FWIW, for those unfamiliar, Pubmed
is a free online index of practically all medical
studies done worldwide. At minimum the abstract is typically published, while the entire study may/may not be visible without paying someone (but, if one desires the entire study, often going to google
and doing a .pdf-type search will yield a full-text/graphic copy of the study).
The below are a few abstracts gleaned on relative risk of Stugeron(cinnarizine). None speak to a crewmember taking pills for a day or three, but they provide some context for consideration. Clearly the supermajority of people won't have problems, but how does one define the term safe.
Eur J Clin Pharmacol 2017
Risk of parkinsonism induced by flunarizine or cinnarizine: a population-based study
Methods: Data were obtained from the National Health Insurance Research
Dataset of Taiwan
. Patients receiving flunarizine or cinnarizine for more than 1 month between 2000 and 2005 were enrolled.
Results: The study and control groups consisted of 9830 subjects
. In the study group, 280 patients (2.9 %) were diagnosed with parkinsonism
with a median observation period of 1.2 years, and 49 participants (0.5 %) were diagnosed in the control group
with a median observation period of 1.9 years. The adjusted hazard ratio
for parkinsonism among patients receiving flunarizine and cinnarizine was 5.117
(95 % CI = 3.758-6.967
Conclusions: This study demonstrates that flunarizine and cinnarizine significantly increase the risk for parkinsonism. The treatment benefits of these two agents should be balanced with this adverse effect. Physicians must look carefully for early signs of parkinsonism in patients treated with flunarizine and cinnarizine.
Mov Disord 1998
Cinnarizine-induced parkinsonism: ten years later
A retrospective study was carried out to investigate the evolution of patients diagnosed with cinnarizine-induced parkinsonism (CIP) over the past 15 years. A total of 74 cases of CIP were found among 172 patients with drug-induced parkinsonism (DIP). Both CIP and other DIP were significantly more frequent in women
. No clinical differences between CIP and other DIP were found. Most of the patients (66 of 74) completely recovered after cinnarizine withdrawal in 1-16 months. Eleven patients later developed Parkinson's disease; four of them had previously recovered.
Five patients had tardive dyskinesia. CIP accounts for a high proportion of DIP referred to neurologists in populations in which cinnarizine is widely prescribed. The symptoms typically resolve after drug withdrawal, although complete recovery may take more than 1 year.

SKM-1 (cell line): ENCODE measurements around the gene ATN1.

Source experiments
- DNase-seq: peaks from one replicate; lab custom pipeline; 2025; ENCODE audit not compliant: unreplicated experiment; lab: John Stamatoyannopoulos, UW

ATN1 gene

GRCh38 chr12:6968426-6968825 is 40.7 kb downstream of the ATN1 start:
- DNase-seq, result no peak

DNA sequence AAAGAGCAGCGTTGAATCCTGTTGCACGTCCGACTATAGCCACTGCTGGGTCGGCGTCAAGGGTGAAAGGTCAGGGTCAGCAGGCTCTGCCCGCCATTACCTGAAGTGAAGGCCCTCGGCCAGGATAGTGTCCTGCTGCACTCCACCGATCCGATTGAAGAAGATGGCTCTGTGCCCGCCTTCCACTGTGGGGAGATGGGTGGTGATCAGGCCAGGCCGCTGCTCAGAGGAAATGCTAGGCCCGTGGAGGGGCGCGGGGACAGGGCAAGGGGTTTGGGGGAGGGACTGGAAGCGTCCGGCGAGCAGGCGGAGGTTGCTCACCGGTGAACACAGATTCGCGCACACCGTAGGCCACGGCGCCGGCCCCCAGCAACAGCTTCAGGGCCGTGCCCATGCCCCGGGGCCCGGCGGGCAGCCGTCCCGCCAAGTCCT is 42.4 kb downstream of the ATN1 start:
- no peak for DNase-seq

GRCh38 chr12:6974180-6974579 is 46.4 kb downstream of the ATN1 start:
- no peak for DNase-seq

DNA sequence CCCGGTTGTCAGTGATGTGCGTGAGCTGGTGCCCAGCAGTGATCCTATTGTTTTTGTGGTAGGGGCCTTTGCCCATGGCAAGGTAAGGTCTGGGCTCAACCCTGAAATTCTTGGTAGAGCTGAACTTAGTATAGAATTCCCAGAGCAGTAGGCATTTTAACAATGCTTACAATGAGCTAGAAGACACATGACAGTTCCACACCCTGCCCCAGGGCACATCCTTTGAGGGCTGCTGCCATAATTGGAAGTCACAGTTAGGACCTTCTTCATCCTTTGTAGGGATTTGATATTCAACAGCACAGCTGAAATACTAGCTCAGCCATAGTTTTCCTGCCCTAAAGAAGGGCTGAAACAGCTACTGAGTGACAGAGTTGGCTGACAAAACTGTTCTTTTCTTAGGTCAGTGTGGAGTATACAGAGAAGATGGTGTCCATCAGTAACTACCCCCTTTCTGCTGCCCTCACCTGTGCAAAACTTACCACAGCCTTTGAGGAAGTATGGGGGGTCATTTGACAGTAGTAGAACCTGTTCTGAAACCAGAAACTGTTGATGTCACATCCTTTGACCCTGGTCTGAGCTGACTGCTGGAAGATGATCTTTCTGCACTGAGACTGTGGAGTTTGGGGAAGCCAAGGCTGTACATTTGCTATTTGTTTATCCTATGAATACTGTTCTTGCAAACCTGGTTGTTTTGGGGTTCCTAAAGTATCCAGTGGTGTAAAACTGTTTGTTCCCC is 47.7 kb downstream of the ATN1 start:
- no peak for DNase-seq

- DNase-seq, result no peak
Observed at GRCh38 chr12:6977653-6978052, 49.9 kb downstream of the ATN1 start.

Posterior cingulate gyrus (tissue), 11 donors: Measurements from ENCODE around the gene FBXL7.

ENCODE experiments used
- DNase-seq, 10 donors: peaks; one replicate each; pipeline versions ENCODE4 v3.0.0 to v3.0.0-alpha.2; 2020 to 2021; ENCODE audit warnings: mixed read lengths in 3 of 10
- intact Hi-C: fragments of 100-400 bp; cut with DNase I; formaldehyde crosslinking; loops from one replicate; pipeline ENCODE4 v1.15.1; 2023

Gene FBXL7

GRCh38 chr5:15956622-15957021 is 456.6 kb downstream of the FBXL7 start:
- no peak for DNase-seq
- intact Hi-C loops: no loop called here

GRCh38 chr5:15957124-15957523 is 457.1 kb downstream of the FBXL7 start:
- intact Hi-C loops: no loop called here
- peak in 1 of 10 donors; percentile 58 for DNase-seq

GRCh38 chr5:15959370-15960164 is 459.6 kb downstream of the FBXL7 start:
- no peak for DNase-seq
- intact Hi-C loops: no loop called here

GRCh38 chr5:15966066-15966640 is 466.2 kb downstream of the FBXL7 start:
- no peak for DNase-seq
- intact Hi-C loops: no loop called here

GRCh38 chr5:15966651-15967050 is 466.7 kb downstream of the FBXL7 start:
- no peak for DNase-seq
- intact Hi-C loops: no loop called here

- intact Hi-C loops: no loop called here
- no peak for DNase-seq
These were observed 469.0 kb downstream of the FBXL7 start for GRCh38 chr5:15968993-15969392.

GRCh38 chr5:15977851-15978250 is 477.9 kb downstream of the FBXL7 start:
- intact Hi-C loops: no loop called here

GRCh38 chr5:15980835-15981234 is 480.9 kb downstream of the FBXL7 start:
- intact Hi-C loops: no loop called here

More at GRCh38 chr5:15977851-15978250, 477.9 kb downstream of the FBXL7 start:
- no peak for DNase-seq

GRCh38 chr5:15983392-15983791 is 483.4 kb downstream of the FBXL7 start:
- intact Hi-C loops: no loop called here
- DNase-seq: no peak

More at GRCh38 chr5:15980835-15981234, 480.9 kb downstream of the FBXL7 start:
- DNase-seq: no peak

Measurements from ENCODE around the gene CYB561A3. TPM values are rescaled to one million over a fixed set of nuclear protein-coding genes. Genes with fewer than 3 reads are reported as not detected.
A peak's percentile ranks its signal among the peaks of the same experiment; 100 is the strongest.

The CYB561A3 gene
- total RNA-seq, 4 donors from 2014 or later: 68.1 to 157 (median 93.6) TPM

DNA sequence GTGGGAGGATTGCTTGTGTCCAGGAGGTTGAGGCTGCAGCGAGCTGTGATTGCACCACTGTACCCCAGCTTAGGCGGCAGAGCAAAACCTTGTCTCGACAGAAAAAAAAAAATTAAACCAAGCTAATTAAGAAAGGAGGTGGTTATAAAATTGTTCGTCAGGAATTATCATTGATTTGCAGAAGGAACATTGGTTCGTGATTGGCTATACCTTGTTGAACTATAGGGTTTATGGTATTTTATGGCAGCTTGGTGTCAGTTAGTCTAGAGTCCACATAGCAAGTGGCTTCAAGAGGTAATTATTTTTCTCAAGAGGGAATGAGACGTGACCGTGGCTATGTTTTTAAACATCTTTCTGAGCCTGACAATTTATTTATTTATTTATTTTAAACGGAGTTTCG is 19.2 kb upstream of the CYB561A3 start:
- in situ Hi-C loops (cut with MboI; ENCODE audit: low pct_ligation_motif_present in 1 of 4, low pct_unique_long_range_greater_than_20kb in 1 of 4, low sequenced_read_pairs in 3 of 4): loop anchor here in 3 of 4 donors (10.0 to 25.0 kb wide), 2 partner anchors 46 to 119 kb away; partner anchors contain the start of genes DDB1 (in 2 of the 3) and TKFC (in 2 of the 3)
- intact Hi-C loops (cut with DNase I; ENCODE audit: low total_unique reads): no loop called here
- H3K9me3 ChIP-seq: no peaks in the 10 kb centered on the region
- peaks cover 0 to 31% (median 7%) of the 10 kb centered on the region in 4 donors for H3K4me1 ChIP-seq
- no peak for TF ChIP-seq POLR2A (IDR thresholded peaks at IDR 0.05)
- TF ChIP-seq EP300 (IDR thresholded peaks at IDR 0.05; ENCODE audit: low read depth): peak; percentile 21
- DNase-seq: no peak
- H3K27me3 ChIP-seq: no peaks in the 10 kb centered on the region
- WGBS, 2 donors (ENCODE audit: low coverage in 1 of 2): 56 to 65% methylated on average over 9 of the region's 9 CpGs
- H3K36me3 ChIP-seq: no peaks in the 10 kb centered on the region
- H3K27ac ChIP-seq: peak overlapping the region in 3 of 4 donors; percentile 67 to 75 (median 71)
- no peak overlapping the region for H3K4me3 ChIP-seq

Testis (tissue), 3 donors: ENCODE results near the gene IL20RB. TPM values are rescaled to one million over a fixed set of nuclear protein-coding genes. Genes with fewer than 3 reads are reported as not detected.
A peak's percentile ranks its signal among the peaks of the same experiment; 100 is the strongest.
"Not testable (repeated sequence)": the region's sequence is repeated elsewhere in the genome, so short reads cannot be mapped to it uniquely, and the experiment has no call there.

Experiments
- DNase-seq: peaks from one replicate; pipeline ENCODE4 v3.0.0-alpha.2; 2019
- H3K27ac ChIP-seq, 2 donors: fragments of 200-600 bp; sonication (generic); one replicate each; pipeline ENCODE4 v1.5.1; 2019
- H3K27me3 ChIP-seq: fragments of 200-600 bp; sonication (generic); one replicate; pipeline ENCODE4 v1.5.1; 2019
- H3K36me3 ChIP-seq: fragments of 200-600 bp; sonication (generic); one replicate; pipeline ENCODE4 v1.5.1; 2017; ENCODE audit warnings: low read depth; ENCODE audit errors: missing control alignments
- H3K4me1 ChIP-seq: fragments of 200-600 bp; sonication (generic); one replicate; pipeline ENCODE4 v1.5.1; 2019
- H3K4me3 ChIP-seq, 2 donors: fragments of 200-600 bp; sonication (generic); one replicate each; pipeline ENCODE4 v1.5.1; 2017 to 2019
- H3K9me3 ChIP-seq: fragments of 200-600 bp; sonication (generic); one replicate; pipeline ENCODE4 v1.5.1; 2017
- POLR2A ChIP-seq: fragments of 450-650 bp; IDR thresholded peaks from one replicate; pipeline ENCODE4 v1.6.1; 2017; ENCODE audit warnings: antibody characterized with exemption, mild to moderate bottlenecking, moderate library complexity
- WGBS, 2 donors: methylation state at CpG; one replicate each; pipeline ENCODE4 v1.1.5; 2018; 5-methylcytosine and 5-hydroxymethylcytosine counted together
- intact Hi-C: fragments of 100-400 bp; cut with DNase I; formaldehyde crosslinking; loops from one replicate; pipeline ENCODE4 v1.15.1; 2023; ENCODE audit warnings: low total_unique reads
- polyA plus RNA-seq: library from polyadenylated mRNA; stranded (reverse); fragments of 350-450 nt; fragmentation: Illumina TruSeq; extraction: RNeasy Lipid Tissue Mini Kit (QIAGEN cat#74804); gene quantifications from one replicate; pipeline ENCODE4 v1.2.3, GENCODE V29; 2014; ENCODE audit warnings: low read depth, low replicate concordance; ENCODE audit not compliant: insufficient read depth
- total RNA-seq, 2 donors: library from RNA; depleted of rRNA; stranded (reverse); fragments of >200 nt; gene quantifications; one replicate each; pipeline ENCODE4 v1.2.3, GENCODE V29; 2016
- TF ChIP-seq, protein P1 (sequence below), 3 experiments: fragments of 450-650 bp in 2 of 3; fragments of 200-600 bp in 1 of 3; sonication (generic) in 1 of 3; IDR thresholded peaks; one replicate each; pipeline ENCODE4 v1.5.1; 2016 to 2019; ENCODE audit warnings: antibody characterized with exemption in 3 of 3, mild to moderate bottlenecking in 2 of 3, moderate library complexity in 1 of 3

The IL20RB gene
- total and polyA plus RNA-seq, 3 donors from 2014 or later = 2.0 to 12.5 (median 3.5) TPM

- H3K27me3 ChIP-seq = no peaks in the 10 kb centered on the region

Clin Neuropharmacol 1991
Cinnarizine-induced parkinsonism. Susceptibility related to aging and essential tremor
Age at onset in 24 consecutive cinnarizine-induced parkinsonism (CIP) patients referred during a 2-year period was compared with 102 newly referred cases of Parkinson's disease (PD) examined during the same period. Not only did CIP onset occur at a greater age than PD (70.6 + 1.4 years versus 60.1 + 1.1 years), but the number of CIP cases increased steadily with age, whereas the incidence of PD patients peaked between the ages of 55 and 60 years
, as is usually the case. At the time of referral, 62% of CIP cases and 14% of PD cases were over the age of 70
, suggesting that advanced age was not a source of referral bias. A structured questionnaire prospectively given to 24 CIP patients revealed a history of tremor in at least one family member in 56% of the cases,
whereas the incidence was much lower in 124 PD cases (17%)
and 102 hospitalized nonneurological patients aged over 65 (6%). Moreover, three of the CIP patients themselves had a history of essential tremor previous to the onset of parkinsonism.
CIP patients had frequently been exposed to the drug for years before developing any extrapyramidal symptoms (mean exposure, 4.1 +/- 4 years; range 4 months to 15 years). Though controlled epidemiological studies are needed to evaluate the possibility that cinnarizine is increasingly prescribed in the general population with advancing age, our data suggests that aging plus a background of genetically determined essential tremor represented critical risk factors for development of this drug side effect.
[["exposed for years" may include intermittent dosing]]